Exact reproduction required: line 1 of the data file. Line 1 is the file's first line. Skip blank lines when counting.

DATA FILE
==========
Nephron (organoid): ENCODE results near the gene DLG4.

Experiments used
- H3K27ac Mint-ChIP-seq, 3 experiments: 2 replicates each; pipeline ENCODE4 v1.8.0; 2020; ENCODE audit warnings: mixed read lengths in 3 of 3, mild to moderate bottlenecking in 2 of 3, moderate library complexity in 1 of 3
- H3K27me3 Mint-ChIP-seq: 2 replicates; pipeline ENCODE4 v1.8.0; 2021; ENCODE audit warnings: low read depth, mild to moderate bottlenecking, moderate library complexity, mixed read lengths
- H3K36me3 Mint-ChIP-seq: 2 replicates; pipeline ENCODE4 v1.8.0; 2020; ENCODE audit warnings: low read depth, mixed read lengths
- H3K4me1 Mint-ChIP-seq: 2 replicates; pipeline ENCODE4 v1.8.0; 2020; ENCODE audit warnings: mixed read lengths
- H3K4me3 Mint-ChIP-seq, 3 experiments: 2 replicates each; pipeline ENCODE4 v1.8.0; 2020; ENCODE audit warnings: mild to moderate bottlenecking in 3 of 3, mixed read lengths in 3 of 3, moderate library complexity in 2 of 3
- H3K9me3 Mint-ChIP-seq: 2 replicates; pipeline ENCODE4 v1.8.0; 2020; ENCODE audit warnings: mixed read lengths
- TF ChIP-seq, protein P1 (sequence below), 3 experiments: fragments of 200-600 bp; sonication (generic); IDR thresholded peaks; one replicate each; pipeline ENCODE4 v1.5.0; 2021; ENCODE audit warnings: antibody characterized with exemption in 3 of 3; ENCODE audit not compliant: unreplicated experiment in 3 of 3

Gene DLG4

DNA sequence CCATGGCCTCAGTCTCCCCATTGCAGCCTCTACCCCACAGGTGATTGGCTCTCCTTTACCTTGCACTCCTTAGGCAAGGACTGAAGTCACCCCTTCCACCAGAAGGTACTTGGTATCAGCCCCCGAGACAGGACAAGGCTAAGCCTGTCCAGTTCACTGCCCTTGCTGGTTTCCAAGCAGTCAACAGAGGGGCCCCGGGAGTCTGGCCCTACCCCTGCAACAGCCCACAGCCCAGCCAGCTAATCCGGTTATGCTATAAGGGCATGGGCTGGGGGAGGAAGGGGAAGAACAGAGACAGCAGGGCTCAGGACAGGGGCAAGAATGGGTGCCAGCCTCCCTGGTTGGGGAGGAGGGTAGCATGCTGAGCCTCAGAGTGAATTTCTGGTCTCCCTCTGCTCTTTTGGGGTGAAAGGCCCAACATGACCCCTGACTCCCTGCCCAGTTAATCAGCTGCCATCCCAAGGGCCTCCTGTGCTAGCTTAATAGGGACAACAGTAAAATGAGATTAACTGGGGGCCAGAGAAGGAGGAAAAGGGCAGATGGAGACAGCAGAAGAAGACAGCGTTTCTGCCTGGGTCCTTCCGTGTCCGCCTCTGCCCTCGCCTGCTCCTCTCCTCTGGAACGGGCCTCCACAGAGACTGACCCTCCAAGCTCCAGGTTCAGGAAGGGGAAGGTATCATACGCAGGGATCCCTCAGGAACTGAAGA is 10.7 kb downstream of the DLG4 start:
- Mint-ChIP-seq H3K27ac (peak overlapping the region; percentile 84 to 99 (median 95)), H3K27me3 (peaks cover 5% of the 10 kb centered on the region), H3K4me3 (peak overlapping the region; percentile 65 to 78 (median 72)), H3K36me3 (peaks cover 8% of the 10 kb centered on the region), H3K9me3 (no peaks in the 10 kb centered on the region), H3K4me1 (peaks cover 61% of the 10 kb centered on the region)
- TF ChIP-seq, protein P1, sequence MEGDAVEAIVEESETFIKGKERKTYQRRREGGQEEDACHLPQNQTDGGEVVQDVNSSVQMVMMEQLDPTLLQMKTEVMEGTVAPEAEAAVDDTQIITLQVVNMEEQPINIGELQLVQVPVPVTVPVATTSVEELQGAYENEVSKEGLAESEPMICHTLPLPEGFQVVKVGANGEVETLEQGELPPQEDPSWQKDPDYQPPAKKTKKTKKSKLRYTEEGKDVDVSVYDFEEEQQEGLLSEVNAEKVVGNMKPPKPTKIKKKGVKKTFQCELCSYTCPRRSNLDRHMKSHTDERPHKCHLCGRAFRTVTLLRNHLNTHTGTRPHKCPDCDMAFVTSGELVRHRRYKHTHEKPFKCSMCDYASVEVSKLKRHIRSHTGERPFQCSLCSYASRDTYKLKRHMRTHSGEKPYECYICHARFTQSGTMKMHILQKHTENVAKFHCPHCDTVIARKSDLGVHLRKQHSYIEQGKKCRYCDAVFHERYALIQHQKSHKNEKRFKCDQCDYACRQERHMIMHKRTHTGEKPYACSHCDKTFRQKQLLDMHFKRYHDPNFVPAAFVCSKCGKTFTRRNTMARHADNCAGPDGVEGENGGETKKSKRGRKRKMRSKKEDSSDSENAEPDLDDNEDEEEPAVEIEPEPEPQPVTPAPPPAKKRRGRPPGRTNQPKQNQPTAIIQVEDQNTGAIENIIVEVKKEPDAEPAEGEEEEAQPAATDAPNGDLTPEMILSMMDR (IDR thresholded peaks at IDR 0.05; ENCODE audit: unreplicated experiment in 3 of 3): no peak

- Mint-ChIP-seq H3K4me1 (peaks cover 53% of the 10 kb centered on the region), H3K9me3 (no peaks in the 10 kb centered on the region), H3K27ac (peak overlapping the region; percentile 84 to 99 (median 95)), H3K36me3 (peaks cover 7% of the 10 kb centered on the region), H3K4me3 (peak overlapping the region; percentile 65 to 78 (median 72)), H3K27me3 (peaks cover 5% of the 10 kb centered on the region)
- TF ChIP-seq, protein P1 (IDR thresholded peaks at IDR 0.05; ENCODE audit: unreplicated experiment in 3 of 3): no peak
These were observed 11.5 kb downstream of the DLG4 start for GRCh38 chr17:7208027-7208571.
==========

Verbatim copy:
Nephron (organoid): ENCODE results near the gene DLG4.